Students will conduct and hand in a short assignment during each class. It is of utmost importance for the class that we each remain welcoming and open to points of view that differ from our own. Students are expected to participate fully, treat one another with courtesy and respect, and contribute with sensitivity to a group dynamic of collaborative exploration. Students are expected to participate fully in group discussions and in-class exercises.

 

• Reading Responses (due on Avenue each week)                                         30%

(Detailed guidelines for this assignment will be posted on Avenue to Learn.)

Each week, students are required to hand in reading notes on the texts assigned for that week. Each week’s reading responses must be compiled into a single .pdf or .rtf file and uploaded to that week’s drop box folder on Avenue to Learn by noon on each day that readings are listed below. Late responses will be given a grade of 0. All students will bring their notes to class for group discussion.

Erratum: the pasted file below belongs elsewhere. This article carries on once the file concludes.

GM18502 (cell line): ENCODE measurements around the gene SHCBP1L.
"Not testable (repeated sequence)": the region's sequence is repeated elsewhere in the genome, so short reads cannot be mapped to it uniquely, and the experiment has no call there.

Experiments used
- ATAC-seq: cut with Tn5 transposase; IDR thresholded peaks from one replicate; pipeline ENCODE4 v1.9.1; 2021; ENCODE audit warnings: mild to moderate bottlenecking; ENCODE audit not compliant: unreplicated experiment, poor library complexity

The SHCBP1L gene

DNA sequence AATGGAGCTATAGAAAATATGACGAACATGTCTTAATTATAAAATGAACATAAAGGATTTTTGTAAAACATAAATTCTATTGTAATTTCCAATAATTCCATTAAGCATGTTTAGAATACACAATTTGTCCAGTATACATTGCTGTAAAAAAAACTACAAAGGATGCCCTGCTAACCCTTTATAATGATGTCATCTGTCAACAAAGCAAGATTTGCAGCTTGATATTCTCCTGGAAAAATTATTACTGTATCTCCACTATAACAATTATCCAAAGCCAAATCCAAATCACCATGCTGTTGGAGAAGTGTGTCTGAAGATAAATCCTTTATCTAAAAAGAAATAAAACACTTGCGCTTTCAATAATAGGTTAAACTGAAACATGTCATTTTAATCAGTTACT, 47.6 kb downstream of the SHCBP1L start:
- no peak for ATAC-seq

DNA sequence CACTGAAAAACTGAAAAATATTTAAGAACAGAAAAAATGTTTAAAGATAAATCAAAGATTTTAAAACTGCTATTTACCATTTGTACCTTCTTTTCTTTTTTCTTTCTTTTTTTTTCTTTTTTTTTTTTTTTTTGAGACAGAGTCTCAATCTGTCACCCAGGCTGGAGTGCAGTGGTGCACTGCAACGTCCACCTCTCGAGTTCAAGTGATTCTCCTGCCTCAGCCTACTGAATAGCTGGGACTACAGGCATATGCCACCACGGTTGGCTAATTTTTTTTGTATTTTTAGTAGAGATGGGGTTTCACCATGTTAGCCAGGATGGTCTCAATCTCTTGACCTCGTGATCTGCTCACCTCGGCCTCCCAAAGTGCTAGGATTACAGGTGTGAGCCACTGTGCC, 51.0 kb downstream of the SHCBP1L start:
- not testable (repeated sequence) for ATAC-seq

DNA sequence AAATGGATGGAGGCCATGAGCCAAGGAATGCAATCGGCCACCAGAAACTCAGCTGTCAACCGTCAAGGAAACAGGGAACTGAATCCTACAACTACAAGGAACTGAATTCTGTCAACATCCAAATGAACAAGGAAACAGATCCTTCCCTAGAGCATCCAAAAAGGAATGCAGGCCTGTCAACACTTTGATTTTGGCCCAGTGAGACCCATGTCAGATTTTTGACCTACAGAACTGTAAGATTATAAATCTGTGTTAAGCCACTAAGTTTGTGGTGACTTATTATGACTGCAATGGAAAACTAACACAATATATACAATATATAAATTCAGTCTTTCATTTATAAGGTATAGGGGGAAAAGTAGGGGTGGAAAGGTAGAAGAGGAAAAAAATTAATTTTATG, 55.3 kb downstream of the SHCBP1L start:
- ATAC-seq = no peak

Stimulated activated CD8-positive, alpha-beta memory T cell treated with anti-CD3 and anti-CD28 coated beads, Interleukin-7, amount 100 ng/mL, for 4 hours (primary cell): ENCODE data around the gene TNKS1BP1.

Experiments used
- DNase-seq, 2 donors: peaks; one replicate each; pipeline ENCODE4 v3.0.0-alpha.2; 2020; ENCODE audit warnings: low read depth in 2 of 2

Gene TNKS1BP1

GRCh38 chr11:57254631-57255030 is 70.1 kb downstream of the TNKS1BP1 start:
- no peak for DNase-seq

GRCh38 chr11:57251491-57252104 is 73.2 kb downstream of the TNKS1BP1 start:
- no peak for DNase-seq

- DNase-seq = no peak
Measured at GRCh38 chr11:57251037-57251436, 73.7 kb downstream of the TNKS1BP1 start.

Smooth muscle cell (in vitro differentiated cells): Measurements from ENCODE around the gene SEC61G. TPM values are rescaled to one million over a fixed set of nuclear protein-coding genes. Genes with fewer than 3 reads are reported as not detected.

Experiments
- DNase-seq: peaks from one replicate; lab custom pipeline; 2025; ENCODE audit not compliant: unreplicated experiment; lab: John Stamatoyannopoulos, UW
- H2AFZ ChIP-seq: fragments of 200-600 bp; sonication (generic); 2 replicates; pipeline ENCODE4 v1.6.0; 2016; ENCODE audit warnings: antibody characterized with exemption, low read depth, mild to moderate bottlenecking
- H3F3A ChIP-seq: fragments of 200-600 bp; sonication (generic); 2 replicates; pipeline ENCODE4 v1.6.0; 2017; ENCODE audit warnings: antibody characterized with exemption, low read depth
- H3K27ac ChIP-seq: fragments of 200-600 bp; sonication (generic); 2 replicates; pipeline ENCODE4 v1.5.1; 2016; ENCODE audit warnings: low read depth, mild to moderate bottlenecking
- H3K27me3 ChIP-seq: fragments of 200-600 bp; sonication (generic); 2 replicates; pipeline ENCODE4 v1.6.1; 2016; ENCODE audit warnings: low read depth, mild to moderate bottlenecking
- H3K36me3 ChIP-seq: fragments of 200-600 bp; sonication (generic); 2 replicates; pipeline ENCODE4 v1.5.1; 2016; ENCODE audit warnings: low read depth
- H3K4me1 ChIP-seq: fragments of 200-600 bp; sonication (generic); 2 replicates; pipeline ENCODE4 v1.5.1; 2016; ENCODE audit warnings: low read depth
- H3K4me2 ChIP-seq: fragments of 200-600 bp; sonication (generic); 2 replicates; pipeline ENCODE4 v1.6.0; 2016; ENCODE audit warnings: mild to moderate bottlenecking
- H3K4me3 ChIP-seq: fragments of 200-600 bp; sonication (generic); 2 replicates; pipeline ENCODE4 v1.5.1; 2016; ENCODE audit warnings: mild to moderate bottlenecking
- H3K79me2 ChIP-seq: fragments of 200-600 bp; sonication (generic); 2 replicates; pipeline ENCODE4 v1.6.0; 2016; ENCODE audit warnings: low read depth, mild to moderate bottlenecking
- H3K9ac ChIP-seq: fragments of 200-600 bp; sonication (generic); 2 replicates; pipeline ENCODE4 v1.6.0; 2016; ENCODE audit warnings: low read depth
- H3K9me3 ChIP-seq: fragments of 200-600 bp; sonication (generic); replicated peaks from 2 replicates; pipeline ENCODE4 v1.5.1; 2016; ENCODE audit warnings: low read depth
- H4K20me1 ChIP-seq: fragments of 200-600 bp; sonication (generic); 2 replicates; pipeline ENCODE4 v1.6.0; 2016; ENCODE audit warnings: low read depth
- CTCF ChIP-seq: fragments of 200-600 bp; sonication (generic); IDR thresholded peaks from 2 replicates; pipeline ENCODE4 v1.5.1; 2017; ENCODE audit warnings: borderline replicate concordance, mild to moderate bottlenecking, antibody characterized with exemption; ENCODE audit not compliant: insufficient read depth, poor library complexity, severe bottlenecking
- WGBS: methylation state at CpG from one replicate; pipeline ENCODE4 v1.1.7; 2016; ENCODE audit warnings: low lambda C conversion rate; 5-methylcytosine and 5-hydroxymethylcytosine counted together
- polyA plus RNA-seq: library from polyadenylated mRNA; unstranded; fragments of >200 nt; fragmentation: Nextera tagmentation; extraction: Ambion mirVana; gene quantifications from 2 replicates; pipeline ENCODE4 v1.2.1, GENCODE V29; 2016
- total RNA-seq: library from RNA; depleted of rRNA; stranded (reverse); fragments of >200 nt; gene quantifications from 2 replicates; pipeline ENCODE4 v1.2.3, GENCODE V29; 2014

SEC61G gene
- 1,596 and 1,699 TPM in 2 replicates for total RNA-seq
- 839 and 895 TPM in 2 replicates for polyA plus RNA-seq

• Constructed Narrative (due in class on January 20)                                    10%

(Detailed guidelines for this assignment will be posted on Avenue to Learn.)

 

• Mid-term Quiz (test in class on Feb. 10)                                                         15%

The quiz will consist of image identification questions and fill-in-the-blank questions pertaining to the readings. A study guide for slide identification will be posted on Avenue to Learn.

 

• Critical Research Paper (essay proposal due in class on March 10)              5%

                                       (final essay due in class on April 7)                            25%